For lack of texts, this Amerindian civilization having disappeared before the arrival of Europeans in America, we do not know by what name the Anasazis designated themselves. We do know, however, that this people, who left monumental remains, two of which are listed as UNESCO World Heritage Sites, gave a very important place to women. Archaeologists speak of a matrilineal civilization. There is also evidence that these people built extremely elaborate roads for the time.


The Anasazi are Native Americans who were divided into several groups in the current states of Colorado, Utah, Arizona and New Mexico. It is not known, for lack of ancient texts, by what name the Anasazis designated themselves. The word Anasazi comes from the Navajo. It means “former enemies” in the Navajo language. The Hopi Indians, who claim to be descendants of the Anasazis, prefer to use the word Hisatsinom, which simply means “ancient inhabitants”. The Anasazi civilization has left many monumental remains on several sites. These constructions testify to a mastery of techniques of ceramics, weaving, irrigation, astronomical observations and a system of pictorial expression. Today, descendants of the Anasazis, the Zunis and Hopis of Arizona and New Mexico, still carry on some of their traditions. But the history of this people remains very enigmatic, for lack of written testimonies.


However, in a study published in the journal Nature Communication, archaeologists believe they have at least understood how the Anasazi were governed. Indeed, in 1896, archaeologists discovered the ruins of a gigantic 650-room house on the site of Pueblo Bonito. In the center of this house, people had been buried in a crypt. They were richly decorated with bracelets, necklaces and other jewelry made from opalescent shells. This burial is the richest discovery so far in the American Southwest. By analyzing the DNA of the buried people, the archaeologists realized that they had identical mitochondrial DNA. Mitochondrial DNA is the part of DNA that is passed from mothers to their children. This means that all of these people, who were undoubtedly top people, had the same maternal ancestor. They therefore put forward the probable hypothesis that Anasazi society was matrilineal, that is to say that power was transmitted from mothers to daughters.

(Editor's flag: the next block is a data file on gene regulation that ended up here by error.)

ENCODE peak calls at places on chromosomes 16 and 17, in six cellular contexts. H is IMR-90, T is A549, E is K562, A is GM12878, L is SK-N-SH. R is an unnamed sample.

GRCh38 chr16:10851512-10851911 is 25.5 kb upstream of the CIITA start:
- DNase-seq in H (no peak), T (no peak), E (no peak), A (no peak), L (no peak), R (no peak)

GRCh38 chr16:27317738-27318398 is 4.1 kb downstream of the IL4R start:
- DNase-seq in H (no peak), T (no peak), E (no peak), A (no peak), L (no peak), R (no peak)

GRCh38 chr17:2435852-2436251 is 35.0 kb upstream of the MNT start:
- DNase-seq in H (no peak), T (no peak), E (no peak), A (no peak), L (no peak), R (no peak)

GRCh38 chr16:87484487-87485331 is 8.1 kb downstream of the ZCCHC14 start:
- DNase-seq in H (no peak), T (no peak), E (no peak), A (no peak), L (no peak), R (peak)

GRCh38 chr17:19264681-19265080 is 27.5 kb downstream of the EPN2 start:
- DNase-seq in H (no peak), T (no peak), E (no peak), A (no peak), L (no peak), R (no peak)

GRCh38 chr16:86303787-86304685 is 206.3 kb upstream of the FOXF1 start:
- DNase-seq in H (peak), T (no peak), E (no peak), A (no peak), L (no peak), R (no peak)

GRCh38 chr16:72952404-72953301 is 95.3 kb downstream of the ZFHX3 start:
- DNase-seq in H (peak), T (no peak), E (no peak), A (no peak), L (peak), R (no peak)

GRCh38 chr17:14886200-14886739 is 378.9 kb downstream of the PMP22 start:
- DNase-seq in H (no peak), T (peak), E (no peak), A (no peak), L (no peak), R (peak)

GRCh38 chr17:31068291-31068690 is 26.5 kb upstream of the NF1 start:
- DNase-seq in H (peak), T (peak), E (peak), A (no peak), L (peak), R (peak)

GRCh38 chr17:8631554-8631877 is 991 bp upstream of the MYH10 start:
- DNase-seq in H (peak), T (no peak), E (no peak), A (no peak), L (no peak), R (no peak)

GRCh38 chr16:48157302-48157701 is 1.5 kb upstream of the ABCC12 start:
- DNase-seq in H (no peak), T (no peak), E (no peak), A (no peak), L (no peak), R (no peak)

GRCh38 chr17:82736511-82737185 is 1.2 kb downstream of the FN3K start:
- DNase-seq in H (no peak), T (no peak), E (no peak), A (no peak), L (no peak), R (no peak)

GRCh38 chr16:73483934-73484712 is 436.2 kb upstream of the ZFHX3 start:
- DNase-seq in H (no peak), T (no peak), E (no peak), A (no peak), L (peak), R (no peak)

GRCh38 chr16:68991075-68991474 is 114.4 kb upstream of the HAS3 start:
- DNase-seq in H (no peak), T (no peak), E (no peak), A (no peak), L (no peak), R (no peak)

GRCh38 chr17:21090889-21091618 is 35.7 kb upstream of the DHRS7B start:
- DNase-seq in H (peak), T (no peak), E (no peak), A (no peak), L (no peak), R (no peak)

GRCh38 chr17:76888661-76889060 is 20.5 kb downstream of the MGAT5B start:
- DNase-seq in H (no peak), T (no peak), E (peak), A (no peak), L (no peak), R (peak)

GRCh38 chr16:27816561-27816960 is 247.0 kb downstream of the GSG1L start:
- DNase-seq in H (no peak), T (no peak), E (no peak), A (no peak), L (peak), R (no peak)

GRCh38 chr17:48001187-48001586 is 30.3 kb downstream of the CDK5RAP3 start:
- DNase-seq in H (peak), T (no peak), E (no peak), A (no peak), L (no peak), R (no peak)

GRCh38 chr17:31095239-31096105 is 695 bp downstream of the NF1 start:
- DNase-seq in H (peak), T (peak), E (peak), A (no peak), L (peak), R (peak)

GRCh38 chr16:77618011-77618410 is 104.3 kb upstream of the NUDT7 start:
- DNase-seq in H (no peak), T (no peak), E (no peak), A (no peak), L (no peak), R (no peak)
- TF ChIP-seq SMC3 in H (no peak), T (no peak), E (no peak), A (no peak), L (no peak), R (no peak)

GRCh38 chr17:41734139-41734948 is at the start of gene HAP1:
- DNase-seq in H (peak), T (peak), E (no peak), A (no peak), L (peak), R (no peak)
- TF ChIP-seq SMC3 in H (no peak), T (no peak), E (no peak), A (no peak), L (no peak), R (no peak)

The Three Anazasis Periods and Road Building

Archaeologists divide Anasazi history into three distinct periods. The beginnings, the Pueblo I period goes from 700 to 900 AD It is characterized by the construction of small isolated houses and by the appearance of irrigated cotton cultivation. The Pueblo II period which extends from 900 to 1100 marks the peak of the Anasazi civilization. At that time, some agglomerations would have had 6,000 inhabitants. The villages of the Chaco Canyon were so close together that they formed a conurbation gathering 15 to 30,000 inhabitants. At that time, the Anasazis achieved the feat of carrying out their constructions in places that were very difficult to access with rudimentary techniques. In particular, they made sure to build dwellings on the side of the cliff to protect themselves from both the heat and the cold, but also from their enemies. Indeed, these were put to the test if only to gain access to the homes of the Anasazis. Also, the Anasazi built roads that were impressive for the time. More than 640 km of roads have already been identified. These roads were not simply paths carved by walkers over hundreds of years. They were real planned roads and their development required both a significant investment in construction and also in maintenance. We know that they had thanks to these routes, commercial exchanges with the peoples of Mesoamerica. During the last period, Pueblo III, which lasts from 1100 to 1300, there is an unexplained repression of the Anasazis in the Mesa Verde alone, and the return to a rudimentary troglodyte habitat. From 1300, the Anasazi took refuge in the Río Grande Valley and in central Arizona. We end up losing track of them, before the Europeans arrive on the continent…